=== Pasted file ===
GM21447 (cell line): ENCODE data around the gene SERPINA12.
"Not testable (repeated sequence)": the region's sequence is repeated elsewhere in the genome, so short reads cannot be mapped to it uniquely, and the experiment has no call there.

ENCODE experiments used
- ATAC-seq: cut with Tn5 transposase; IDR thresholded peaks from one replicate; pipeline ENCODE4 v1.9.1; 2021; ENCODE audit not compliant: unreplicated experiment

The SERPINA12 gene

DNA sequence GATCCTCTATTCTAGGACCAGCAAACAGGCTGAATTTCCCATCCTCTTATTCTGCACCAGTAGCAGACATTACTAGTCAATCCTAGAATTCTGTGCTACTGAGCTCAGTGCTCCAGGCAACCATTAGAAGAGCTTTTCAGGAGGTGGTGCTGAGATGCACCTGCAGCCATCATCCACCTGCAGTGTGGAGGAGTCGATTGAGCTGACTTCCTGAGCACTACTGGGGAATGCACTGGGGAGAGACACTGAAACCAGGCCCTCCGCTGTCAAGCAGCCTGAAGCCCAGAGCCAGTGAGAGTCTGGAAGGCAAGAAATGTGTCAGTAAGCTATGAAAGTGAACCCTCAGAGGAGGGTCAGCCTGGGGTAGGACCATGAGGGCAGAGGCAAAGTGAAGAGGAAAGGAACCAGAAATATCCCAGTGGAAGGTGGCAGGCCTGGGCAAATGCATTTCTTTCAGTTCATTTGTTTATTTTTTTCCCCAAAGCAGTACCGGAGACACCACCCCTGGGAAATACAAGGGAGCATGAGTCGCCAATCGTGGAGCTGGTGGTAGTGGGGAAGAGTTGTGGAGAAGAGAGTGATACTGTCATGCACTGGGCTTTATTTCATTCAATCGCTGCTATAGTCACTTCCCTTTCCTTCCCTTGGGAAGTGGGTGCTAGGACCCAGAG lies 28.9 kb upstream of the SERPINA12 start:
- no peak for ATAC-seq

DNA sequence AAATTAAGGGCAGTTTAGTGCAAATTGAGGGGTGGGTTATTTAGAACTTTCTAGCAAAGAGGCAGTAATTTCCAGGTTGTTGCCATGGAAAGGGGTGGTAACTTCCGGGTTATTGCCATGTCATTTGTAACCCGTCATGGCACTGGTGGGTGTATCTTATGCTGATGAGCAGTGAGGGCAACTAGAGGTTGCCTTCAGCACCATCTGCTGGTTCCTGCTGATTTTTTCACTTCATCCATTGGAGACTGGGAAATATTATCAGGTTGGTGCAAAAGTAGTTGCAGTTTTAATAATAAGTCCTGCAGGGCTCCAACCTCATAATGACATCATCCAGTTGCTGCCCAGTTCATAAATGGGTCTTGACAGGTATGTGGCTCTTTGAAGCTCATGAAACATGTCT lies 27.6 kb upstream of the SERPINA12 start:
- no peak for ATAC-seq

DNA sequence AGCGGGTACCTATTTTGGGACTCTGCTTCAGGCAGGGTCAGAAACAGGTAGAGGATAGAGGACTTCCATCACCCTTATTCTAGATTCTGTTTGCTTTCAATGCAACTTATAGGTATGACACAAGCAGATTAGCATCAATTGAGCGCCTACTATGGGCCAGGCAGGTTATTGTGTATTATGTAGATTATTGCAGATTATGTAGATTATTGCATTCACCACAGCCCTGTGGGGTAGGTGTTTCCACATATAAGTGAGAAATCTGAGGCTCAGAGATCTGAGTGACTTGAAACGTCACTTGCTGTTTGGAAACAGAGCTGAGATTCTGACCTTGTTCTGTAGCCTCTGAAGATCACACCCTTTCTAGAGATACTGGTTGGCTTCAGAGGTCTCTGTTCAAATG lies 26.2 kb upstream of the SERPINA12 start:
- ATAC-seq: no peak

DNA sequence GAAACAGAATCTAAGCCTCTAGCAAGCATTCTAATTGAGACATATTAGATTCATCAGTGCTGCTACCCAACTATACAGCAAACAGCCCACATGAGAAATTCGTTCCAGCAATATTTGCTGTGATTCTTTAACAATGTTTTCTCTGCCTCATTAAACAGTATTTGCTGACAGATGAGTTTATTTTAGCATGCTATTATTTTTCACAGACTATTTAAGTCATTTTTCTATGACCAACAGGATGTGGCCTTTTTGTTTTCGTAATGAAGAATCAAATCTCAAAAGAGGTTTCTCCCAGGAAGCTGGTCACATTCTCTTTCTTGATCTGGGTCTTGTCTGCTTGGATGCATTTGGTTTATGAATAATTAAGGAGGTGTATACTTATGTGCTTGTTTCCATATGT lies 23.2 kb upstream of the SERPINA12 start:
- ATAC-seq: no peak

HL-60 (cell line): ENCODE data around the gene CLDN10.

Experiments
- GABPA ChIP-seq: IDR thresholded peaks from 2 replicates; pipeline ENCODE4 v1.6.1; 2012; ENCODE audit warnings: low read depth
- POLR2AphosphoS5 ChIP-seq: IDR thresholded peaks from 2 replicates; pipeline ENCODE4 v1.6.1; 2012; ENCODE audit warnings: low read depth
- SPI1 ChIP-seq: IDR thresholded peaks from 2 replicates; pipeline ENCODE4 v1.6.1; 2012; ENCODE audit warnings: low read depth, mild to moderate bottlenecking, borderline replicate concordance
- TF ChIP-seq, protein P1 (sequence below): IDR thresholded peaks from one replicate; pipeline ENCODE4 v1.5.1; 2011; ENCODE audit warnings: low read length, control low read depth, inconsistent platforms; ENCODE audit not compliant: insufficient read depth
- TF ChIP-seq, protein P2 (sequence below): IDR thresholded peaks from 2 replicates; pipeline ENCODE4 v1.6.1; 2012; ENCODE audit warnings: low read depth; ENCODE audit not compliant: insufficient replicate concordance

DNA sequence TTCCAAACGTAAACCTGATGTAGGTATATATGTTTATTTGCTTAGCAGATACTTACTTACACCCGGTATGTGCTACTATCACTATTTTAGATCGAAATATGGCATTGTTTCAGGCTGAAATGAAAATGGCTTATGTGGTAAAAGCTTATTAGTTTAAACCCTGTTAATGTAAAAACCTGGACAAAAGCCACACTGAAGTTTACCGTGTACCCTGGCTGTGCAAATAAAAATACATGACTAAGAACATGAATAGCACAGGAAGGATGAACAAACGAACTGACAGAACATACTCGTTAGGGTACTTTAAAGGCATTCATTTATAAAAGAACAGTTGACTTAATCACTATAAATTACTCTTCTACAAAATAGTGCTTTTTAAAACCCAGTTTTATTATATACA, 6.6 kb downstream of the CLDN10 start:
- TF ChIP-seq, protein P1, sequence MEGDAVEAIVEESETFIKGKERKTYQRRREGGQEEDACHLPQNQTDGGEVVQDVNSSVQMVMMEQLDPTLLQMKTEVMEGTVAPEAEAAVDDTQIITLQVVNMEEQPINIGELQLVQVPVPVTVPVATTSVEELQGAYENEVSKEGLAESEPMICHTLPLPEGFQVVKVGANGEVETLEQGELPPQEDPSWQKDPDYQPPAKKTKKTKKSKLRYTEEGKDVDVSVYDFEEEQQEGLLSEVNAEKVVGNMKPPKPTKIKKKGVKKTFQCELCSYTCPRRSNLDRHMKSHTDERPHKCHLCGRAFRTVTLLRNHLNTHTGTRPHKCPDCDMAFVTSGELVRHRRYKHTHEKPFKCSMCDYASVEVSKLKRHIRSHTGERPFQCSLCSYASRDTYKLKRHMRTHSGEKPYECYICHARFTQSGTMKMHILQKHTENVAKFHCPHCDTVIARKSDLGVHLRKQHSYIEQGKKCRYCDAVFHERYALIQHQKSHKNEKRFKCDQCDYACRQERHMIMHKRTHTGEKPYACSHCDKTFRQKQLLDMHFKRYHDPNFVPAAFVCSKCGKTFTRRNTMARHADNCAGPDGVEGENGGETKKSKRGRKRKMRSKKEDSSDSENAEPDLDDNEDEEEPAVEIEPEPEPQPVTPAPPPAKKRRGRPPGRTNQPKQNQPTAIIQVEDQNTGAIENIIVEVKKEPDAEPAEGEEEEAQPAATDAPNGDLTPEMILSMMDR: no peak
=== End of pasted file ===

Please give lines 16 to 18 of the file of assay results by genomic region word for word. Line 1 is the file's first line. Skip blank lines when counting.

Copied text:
- GABPA ChIP-seq: IDR thresholded peaks from 2 replicates; pipeline ENCODE4 v1.6.1; 2012; ENCODE audit warnings: low read depth
- POLR2AphosphoS5 ChIP-seq: IDR thresholded peaks from 2 replicates; pipeline ENCODE4 v1.6.1; 2012; ENCODE audit warnings: low read depth
- SPI1 ChIP-seq: IDR thresholded peaks from 2 replicates; pipeline ENCODE4 v1.6.1; 2012; ENCODE audit warnings: low read depth, mild to moderate bottlenecking, borderline replicate concordance